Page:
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Nottingham's carbon-neutral plan requires clarity, agrees expert panel

The first in a series of our 'Simplify Sustainability' regional roundtables took place in Nottingham in October 2022. A 14-strong panel discussed a range of subjects, including the estates of influential local organisations, what it will take for everybody to truly support the drive for lower carbon emissions, and finding a solution for unregulated energy.

Nottingham - the first carbon-neutral city in England by 2028?

Nottingham has a real opportunity to become the first carbon-neutral city in England by 2028 but only through greater collaboration, universal standards and clearer guidance, according to the panel of built environment experts we brought together.

The panel included: Nick Gibb, Jo Mills and Ed Reynolds of Willmott Dixon, Hugh Avison and Nick Gregory of CPMG Architects, Umesh Desai from Nottingham Trent University, Gary McGinty at Nottingham College, Alex Jones from Chord Consult, Joanne Murray of Gleeds, Chris Clarke at Scape, Matthew Hannah from Innes England, Peter Conboy of Igloo Regeneration and Peter McAnespie from Nottingham City Council.

Nick Gibb, deputy managing director for the Midlands at Willmott Dixon, said:

“At Willmott Dixon our years of experience and relationship building enable us to hold progressive conversations with some of the most important regional stakeholders across the country through events such as roundtables.
“In Nottingham, ambitious plans to become the first carbon-neutral city in England fill us with excitement and belief that those with influence have their priorities in the right place. That said, as an industry, design and build capability will only go so far and while we’re doing everything we can to combine the efforts of different disciplines, one of the most important takeaways from our recent roundtable was that there is a definitive performance gap with new buildings.
“The public and private sectors need to come together and lead the way in educating on energy usage. While influential institutions like colleges and universities can create holistic estates strategies to ensure their building stock is performing as efficiently as possible, it’s imperative that they do so now and not later. Meanwhile, the construction industry needs to rewrite the rule book and ensure that everything we hand over is above and beyond the current standards – which can definitely go further.”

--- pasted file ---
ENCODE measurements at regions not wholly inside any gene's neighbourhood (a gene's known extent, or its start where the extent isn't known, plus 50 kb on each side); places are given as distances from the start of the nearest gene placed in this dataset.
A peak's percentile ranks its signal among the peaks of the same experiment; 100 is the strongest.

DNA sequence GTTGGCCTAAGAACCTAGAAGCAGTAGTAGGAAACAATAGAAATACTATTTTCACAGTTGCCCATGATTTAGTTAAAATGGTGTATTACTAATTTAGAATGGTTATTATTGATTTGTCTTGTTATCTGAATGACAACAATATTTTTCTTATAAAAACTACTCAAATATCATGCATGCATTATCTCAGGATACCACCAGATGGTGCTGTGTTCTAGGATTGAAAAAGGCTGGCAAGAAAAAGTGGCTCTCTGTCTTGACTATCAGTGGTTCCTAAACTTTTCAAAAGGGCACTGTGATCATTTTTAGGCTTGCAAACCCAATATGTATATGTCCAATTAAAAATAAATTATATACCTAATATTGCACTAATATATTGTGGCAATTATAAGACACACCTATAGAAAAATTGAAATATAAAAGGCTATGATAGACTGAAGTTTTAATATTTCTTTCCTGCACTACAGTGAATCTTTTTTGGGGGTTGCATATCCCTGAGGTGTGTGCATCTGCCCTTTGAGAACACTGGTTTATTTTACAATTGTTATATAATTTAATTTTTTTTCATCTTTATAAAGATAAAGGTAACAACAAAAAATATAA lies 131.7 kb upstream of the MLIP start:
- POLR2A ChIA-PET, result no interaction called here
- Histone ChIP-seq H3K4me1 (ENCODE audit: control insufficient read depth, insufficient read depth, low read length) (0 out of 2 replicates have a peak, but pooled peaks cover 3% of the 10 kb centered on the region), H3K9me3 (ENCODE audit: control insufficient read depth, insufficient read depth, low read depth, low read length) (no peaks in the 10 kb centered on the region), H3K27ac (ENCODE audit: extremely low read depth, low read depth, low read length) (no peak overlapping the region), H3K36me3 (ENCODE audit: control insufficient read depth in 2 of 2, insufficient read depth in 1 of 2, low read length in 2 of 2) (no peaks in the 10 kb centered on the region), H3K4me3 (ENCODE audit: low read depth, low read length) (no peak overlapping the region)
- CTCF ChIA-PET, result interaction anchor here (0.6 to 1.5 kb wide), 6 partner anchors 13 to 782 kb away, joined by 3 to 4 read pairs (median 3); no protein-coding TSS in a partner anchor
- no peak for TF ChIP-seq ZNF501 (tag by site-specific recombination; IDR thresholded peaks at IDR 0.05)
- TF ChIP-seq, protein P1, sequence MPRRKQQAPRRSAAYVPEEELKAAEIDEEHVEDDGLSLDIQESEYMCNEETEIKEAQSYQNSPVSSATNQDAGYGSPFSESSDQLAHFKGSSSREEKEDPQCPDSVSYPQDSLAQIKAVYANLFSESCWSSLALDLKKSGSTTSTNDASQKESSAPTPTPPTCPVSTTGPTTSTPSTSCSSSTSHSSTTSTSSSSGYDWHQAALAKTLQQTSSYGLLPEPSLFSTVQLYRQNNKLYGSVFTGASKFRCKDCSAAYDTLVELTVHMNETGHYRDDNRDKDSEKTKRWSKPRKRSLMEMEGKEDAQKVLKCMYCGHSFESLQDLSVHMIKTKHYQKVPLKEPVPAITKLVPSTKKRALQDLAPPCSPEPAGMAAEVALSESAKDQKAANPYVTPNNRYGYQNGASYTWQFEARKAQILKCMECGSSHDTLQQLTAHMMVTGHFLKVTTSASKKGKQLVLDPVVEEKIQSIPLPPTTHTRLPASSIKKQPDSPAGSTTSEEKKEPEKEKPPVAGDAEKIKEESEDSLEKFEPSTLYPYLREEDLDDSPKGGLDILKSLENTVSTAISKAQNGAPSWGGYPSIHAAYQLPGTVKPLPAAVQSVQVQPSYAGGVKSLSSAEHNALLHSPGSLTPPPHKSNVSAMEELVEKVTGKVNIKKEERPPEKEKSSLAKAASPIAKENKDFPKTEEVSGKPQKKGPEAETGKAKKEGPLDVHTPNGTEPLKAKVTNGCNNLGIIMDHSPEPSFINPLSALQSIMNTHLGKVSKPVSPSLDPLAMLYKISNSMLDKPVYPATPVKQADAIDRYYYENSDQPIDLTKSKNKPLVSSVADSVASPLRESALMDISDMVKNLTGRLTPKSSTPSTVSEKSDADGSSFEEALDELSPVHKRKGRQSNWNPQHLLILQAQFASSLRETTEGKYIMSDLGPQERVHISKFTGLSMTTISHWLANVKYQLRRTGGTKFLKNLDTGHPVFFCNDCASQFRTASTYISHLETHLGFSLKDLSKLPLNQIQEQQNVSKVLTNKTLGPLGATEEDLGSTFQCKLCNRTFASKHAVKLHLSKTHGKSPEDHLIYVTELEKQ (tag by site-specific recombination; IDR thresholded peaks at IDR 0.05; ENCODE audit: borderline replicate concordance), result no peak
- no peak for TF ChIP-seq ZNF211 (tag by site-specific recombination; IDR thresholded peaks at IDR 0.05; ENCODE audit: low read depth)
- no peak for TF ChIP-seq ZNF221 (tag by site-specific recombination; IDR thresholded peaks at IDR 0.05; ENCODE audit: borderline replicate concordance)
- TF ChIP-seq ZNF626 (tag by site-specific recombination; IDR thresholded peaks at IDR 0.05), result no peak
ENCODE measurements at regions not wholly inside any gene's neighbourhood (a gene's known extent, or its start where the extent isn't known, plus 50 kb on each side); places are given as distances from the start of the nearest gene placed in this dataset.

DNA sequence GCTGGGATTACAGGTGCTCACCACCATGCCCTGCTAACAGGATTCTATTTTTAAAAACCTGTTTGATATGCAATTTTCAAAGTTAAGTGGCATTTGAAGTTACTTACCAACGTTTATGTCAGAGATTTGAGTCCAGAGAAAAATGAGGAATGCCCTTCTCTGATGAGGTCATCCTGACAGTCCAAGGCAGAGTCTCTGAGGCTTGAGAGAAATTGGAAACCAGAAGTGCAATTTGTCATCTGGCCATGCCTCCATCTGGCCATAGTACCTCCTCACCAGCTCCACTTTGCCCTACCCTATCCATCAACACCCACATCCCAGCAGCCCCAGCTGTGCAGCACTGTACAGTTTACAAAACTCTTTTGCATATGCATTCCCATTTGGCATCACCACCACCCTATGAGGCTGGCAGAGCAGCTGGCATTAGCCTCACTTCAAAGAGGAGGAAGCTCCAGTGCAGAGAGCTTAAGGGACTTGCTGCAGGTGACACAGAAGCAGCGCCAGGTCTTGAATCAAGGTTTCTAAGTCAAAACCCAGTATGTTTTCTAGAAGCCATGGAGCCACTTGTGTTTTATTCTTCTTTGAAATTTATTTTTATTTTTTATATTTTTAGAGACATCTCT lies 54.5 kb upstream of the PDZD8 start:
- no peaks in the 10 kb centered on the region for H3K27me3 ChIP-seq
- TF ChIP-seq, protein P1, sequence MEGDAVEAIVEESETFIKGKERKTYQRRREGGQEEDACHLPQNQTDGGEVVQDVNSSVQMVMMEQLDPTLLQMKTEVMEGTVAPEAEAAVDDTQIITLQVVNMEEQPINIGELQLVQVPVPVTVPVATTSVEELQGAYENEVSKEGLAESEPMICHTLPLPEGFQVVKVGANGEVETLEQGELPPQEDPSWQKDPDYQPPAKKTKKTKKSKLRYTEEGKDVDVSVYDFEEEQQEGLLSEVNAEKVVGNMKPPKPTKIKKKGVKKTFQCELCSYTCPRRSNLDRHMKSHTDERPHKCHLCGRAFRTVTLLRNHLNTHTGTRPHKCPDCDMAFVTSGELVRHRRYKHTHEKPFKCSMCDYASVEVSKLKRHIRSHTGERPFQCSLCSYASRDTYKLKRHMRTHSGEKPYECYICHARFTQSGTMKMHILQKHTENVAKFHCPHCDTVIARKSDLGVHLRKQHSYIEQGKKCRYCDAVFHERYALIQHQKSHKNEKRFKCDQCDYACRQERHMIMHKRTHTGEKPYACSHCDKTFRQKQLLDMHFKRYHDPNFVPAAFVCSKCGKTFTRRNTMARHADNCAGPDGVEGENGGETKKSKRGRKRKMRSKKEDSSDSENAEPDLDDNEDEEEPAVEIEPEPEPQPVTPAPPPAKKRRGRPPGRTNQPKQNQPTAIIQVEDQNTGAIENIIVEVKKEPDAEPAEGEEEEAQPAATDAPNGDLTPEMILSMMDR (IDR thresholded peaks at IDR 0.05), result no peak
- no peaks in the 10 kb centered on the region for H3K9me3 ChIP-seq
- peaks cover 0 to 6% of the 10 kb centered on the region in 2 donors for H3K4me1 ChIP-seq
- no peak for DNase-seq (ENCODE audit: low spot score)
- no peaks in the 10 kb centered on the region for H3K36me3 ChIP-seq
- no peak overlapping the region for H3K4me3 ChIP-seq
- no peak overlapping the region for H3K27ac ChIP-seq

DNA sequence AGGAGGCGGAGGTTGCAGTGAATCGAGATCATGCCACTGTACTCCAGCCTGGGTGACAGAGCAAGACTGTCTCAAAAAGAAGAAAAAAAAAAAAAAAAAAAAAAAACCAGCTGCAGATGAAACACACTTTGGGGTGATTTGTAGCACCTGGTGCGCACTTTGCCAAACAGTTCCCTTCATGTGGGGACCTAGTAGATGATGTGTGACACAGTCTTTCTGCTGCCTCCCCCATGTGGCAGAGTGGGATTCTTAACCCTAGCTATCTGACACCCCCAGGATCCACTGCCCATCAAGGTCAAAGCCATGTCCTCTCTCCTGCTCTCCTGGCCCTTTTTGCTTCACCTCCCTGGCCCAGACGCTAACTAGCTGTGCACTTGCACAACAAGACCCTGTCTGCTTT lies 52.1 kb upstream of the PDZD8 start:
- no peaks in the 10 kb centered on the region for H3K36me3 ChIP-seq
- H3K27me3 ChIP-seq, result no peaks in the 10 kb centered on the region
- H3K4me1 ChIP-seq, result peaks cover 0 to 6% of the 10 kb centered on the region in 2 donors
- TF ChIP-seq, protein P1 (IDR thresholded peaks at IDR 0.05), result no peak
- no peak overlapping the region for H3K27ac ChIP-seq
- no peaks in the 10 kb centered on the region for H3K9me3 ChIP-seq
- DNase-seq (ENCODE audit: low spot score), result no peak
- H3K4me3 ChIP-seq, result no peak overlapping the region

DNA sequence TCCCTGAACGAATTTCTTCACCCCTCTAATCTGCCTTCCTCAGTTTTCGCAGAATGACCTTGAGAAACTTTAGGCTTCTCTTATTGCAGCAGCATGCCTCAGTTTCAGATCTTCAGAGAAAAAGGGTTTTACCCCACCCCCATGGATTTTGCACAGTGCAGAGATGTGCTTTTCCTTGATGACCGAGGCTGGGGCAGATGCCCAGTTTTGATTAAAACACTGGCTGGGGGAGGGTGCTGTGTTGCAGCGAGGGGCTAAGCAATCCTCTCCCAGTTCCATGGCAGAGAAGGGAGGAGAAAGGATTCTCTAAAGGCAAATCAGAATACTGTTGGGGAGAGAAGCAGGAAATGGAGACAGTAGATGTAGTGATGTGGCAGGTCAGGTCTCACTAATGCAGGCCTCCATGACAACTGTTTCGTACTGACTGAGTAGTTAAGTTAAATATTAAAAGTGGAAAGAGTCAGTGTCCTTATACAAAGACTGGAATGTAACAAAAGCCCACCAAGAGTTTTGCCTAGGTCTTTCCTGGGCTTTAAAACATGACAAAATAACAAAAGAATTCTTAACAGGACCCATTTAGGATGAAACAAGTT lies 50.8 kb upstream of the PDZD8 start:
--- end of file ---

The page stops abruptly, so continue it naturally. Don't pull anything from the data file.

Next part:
The roundtable saw scientific explanations collide with impassioned references to historic changes – specifically regarding the 1980s changes to health and safety practices as evidence of revolutionary change. The discussion sought to establish a way in which to move forward that will ensure people will not look backwards and focus on the things that were not done.

With the variety of energy efficiency standards such as BREAAM and EPC within the property and construction industry, the panel considered whether these are having the impact intended. At a time when parking provisions are more likely to be a key condition within a planning application than sustainability statements, there was great debate during the roundtable over how to move forward with a consistent approach.

Umesh Desai, director of estates at Nottingham Trent University, said:

“I think that one of the challenges of estates management, in relation to sustainability, is the ever-changing needs of users. At the university, we’re proud to offer state-of-the-art facilities to our students and have a mix of new and existing buildings, but the way forward must be focused on showing that fit-for-purpose and sustainable are more important than fit-for-purpose and eye-catching. We aim to be carbon neutral by 2040 and will be voicing our advice on lowering individual carbon footprint every step of the way.”

Joining Umesh at the event was Gary McGinty, director of estates at Nottingham College. He spoke about the college’s aim to become carbon neutral by 2030 – proving the shared goal to become carbon neutral despite differing timescales.

Joanne Murray, executive consultant at Gleeds, said:

“It’s important to remember that - as an industry - we are providing solutions for opposing client priorities, such as sustainable development and low-cost housing for example. This makes it very difficult for all organisations to be working towards carbon neutrality at the same pace.
“With this challenge in mind, engagement with the public sector and across the private sector is critical. Professionals must use their voice though and not be afraid of being held accountable. Sometimes all that’s needed is the courage to say we don’t need that new building and the expertise to share a refurbishment plan.”

You can hear more from some of our roundtable guests in this short video.

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